Larry King: “Christiane, have you been in that kind of vehicle that these two men were in?”
Christiane Amanpour: “Well, I have been with the Iraqi army. I'm trying to visualize the kind of vehicle that they were in on Sunday. I've been with the Iraqi army in a completely unarmored vehicle that looks more like a basic truck. And it's really tough when you go out and do that. And for sure, every time I go out with either the U.S. or the Iraqi army, I am very conscious that this is a potentially life-threatening exercise. And, you know, you basically pray from the minute you go out to the minute you come back. And you thank God when you've come back. And I cannot tell you how awful I feel for Bob and Doug and for their families, their wives, their children, who have to put up with them going away and waiting for them just like our families do when we come back.
“But as Peter Arnett said, and I think that the others have said, that number one it's our responsibility. Number two, if we don't do it, who does it? We have had so -- we have to have an independent eye on these conflicts. The war in Iraq has basically turned out to be a disaster. And journalists have paid for it, paid for the privilege of witnessing and reporting that. And so have many, many other people who have been there. And I think that's terribly, terribly difficult for us. And unfortunately, for some reason which I can't fathom, the kind of awful thing that's going on there now on a daily basis has almost become humdrum. So when something happens to people that we identify, like Bob and like Doug, we wake up again and realize, no, this is not acceptable, what's going on there. And it's a terrible situation.”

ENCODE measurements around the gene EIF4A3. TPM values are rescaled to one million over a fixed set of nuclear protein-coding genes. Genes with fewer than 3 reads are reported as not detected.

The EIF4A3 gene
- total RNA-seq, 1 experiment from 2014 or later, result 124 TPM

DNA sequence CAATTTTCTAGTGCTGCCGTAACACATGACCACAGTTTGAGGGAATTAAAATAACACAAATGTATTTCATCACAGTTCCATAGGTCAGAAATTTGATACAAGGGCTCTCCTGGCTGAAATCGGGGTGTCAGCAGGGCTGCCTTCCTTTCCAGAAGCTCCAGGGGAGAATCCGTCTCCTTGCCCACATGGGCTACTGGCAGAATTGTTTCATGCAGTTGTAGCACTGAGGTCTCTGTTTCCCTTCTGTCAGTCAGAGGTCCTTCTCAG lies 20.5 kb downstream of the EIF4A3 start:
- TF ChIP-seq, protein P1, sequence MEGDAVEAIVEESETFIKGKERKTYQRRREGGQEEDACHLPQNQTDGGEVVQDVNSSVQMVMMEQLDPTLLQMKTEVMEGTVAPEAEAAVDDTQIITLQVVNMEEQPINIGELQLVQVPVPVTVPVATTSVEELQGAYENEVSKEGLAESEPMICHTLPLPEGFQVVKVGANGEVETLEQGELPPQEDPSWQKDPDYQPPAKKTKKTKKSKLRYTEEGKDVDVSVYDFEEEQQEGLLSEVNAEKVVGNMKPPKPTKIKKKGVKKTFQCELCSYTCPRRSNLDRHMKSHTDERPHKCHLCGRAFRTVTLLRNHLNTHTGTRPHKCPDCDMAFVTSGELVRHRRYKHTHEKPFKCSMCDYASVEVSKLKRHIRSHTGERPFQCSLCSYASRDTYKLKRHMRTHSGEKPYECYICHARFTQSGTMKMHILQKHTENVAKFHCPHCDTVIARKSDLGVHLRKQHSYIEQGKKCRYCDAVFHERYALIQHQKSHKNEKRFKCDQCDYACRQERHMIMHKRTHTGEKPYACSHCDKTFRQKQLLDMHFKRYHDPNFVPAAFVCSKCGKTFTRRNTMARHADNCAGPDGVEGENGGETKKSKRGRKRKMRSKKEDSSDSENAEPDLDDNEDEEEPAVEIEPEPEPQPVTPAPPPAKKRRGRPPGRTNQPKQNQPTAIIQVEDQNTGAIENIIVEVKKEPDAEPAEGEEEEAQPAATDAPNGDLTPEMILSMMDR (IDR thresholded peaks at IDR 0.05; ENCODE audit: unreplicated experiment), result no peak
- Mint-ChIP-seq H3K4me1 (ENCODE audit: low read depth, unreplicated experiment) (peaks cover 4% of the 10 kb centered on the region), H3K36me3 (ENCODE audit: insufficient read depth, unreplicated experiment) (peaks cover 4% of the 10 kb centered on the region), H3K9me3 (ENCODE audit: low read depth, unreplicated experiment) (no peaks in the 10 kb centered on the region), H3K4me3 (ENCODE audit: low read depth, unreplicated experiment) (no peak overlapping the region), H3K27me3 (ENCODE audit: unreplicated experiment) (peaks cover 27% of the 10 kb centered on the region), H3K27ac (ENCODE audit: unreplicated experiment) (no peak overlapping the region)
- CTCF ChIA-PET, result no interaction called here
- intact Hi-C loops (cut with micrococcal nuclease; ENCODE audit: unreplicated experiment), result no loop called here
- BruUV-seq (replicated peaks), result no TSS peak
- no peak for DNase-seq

King: “Well said.”
Later, in a look at the plight of kidnaped journalist Jill Carrol, Amanpour used Carroll’s situation as an opportunity to expound on her opinions about where Iraq stands:
“So hopefully, hopefully, hopefully, she will be released. I mean, you know, what else can we hope for? And certainly her family are hoping for that as well. But I just think it’s so sad. I mean, by any indicator Iraq is a black hole. Yes, they’ve had elections. What kind of a government are they going to come up with. Will it be a national unity government? Or will it be the one that sows the seeds of civil war? Yes, the U.S. has promised reconstruction, but the United States inspector general for reconstruction is about to come out with a report that is saying that it is just not going apace and that it’s difficult to see, according to this report, how they’re ever going to get what they promised done.
“Which means, according to a new poll that is coming out today, that most of the Iraqi people are now losing hope that the promised reconstruction is going to happen and that the quality of their lives is going to increase. This is a big drama because hope is the only thing they have in the middle of this spiraling security disaster. And by any indication whether you take the number of journalists killed or wounded, whether you take the number of American soldiers killed or wounded, whether you take the number of Iraqi soldiers killed and wounded, contractors, people working there, it just gets worse and worse.”
Since I first posted this, CNN.com has posted a transcript of the hour.
UPDATE: Amanpour’s attitude toward the Iraq war has come through before. In an interview with French Prime Minister Dominique de Villepin, back on the November 29 Anderson Cooper 360 (as detailed in a December 1 NewsBusters item), Amanpour cued him up: "You obviously did not support it, and you raised many of the issues that are currently unfolding there right now. What do you think? Do you feel vindicated when you look at what Iraq is going through right now?"